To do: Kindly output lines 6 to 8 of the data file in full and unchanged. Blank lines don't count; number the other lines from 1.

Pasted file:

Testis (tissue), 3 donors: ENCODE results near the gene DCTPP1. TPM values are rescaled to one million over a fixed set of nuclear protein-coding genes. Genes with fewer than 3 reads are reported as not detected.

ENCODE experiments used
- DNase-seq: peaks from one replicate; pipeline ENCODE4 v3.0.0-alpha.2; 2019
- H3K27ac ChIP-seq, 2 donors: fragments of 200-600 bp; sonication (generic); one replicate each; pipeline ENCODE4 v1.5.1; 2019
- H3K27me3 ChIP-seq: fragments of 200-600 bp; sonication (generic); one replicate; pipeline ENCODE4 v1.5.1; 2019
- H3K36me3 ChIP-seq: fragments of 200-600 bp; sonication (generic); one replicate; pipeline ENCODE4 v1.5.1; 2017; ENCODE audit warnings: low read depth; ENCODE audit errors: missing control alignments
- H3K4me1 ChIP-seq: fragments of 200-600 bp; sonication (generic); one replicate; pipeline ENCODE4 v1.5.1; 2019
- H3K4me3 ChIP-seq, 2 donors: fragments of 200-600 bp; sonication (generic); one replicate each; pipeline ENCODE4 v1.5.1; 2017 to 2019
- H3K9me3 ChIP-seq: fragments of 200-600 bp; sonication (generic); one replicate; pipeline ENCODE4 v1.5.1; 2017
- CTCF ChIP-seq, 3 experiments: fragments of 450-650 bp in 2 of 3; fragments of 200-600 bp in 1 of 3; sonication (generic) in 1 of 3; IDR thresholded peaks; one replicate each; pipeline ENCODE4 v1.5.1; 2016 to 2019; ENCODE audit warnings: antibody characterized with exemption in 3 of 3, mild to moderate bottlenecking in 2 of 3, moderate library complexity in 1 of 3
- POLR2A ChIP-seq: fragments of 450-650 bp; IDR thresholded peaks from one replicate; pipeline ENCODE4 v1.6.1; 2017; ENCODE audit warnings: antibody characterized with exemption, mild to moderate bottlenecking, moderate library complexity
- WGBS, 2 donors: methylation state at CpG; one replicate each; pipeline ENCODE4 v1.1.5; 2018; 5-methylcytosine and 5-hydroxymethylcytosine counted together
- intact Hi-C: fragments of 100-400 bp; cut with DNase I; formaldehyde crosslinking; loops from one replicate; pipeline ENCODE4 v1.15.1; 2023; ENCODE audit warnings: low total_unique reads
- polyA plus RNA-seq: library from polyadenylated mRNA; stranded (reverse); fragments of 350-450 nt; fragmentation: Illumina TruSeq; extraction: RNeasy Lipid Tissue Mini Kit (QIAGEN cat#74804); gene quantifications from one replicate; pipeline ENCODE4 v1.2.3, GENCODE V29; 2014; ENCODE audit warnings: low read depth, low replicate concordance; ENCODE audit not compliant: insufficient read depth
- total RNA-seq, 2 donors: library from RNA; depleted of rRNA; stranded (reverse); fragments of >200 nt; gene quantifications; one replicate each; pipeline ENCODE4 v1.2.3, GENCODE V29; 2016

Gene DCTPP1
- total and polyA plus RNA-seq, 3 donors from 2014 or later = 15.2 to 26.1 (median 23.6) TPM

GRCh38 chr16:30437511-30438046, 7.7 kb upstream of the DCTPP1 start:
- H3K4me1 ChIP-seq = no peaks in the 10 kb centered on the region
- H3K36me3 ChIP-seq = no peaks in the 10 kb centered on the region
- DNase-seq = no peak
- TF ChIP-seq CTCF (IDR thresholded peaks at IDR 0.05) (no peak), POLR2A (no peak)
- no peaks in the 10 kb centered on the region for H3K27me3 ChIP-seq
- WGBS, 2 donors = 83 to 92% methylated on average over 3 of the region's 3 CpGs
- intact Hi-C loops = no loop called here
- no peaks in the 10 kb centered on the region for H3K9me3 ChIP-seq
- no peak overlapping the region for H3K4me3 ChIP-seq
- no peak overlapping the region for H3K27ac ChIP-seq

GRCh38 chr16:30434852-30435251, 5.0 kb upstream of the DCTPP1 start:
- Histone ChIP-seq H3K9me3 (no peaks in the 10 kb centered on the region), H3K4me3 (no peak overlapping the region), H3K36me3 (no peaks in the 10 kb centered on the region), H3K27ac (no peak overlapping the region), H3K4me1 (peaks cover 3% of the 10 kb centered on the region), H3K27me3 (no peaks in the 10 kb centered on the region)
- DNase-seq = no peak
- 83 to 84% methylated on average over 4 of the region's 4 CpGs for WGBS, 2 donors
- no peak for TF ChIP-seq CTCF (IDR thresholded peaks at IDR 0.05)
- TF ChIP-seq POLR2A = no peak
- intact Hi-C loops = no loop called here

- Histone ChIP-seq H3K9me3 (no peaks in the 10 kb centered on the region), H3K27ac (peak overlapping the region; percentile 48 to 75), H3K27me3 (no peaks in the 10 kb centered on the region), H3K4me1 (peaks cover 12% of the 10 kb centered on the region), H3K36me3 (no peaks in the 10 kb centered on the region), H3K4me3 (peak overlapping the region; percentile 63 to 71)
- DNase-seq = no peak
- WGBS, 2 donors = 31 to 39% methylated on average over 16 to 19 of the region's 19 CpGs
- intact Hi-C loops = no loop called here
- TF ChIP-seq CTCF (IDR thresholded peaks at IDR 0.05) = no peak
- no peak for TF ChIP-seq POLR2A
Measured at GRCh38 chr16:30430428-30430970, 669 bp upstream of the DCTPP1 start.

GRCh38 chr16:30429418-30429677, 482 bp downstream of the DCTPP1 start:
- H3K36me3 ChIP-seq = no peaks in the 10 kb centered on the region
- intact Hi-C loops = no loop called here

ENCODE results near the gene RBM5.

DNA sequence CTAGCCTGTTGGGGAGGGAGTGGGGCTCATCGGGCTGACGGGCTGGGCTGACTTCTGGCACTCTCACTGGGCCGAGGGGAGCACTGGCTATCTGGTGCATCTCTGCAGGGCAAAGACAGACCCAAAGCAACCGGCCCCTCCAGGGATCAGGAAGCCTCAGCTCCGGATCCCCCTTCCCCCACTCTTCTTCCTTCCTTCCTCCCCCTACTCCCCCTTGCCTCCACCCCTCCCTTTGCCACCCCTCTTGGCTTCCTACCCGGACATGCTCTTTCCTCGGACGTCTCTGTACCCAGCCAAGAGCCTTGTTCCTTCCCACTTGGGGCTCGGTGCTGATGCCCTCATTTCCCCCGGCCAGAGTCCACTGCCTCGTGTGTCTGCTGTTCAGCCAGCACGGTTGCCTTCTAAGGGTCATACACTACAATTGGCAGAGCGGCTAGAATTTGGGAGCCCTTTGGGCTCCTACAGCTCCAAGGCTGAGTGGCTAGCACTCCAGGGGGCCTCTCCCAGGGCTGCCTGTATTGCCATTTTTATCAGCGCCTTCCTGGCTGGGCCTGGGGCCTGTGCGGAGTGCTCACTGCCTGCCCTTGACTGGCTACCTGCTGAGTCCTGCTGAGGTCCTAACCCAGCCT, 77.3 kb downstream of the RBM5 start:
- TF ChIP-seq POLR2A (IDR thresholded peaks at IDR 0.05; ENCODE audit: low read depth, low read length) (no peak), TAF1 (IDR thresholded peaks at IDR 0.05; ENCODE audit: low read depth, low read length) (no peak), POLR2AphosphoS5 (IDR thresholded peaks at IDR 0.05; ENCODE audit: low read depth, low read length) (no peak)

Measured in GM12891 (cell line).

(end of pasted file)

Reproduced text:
- H3K36me3 ChIP-seq: fragments of 200-600 bp; sonication (generic); one replicate; pipeline ENCODE4 v1.5.1; 2017; ENCODE audit warnings: low read depth; ENCODE audit errors: missing control alignments
- H3K4me1 ChIP-seq: fragments of 200-600 bp; sonication (generic); one replicate; pipeline ENCODE4 v1.5.1; 2019
- H3K4me3 ChIP-seq, 2 donors: fragments of 200-600 bp; sonication (generic); one replicate each; pipeline ENCODE4 v1.5.1; 2017 to 2019